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ELSAG North America
Police Grants Article
Cincinnati Wins Federal Funds For Security
By Larry Greenemeier
In the years since Sept. 11, 2001, the federal government has encouraged local communities to serve as its eyes and ears in an effort to prevent further terrorist attacks. The Department of Homeland Security kicked off its latest plan to support local law enforcement and emergency responders last week when it designated Cincinnati as the initial site for its Regional Technology Integration program.
Cincinnati and three other yet-to-be-named cities will receive a total of $10 million for what Homeland Security calls "advanced and innovative" concepts for emergency preparedness and public safety.
The money will let these cities investigate private-sector technology that can quickly improve efforts to combat terrorism and neutralize biological or chemical attacks, says a Homeland Security Department spokesman. "The goal here isn't for the cities to develop the technologies themselves but to look to technology already being developed by industry," he says. Federal researchers will monitor and analyze the effectiveness of the technology bought by Cincinnati and share that information with other cities.
Cincinnati will invest $1 million to renovate a building in its Knob Hill neighborhood that will serve as a command center in the event of a terrorist attack. The central emergency-operations headquarters will play an important role in letting Cincinnati's fire department, law enforcement, and public-health officials serve the city and the surrounding towns of Hamilton County, says Ed Dadosky, fire department district chief. "We want to house all of the disciplines working together in the battle against terrorism in the same place."
As a participant in the pilot program, Dadosky says he hopes Cincinnati will have significant influence over the technology researched as part of the Regional Technology Integration program. He's interested in using virtual reality and computer-based training to supplement full-scale emergency drills that are expensive and difficult to stage.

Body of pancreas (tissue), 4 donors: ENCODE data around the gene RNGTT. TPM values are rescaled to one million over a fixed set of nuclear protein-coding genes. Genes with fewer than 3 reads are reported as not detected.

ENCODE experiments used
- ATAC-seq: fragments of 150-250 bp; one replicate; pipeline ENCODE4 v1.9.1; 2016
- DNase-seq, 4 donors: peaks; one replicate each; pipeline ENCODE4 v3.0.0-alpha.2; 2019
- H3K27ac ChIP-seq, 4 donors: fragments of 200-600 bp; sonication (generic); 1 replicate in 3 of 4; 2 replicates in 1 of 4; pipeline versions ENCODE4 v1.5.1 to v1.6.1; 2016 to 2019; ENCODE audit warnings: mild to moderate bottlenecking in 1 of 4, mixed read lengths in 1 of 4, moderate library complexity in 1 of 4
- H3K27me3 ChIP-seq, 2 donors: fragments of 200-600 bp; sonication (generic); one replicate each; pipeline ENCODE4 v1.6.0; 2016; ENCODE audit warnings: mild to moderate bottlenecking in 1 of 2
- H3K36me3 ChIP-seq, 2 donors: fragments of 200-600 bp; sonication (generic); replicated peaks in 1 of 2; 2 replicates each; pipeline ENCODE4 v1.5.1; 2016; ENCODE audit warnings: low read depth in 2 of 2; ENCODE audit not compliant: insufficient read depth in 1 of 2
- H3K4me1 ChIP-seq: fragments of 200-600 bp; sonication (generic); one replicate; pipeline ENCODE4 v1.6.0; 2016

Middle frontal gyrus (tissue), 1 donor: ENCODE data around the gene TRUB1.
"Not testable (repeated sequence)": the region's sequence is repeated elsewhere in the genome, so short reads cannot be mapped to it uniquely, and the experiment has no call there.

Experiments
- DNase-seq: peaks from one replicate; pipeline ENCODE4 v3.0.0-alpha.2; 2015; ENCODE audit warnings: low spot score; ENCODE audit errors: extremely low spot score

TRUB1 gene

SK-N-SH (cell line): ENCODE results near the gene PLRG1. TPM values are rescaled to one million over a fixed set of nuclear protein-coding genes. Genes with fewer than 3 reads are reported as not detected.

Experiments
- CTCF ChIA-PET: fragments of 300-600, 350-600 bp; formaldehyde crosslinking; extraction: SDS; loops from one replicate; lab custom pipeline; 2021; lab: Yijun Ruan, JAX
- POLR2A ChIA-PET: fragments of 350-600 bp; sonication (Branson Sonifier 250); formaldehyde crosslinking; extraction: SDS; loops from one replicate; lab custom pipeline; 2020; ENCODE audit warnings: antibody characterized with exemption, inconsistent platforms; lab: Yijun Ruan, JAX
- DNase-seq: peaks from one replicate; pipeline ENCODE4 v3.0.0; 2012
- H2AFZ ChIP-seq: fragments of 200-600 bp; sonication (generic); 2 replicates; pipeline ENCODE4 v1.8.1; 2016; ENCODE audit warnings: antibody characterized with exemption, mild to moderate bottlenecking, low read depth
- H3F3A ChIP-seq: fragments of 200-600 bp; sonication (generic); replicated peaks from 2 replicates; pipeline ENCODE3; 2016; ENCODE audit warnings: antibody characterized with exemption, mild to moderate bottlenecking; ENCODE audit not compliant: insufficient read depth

The new emergency-operations center also could be tied in with IT enhancements already under way within the city. One project is the rollout of ruggedized notebook computers to firefighters and other responders to disseminate emergency information uniformly and in real time over an 800-MHz wireless network. Information sent to these mobile-data systems will be encrypted so data can't be intercepted or altered.
Homeland Security chose Cincinnati as the initial pilot site for the program because the city already participates in the department's Urban Area Security Initiative, a program through which Homeland Security last year made about $4 billion available to 30 urban areas to help them protect critical infrastructure, ports, and mass transit against terrorist attacks. Cincinnati, which in fiscal 2003 received nearly $8 million through the initiative, already is home to the National Homeland Security Research Center, which coordinates security research efforts.
The ability to develop resilient networks is a high priority for all levels of government. "Over the next five years, you'll see a lot of work in the area of trying to build networks that can prevent and respond to terrorist attacks," says Joe Kampf, CEO of government IT contractor Anteon International Corp. These networks will communicate with sensors set up to detect, for example, chemicals released into the air. If need be, these sensors would trigger the system to shut the building's heating, ventilation, and air-conditioning systems and contact local emergency-management officials.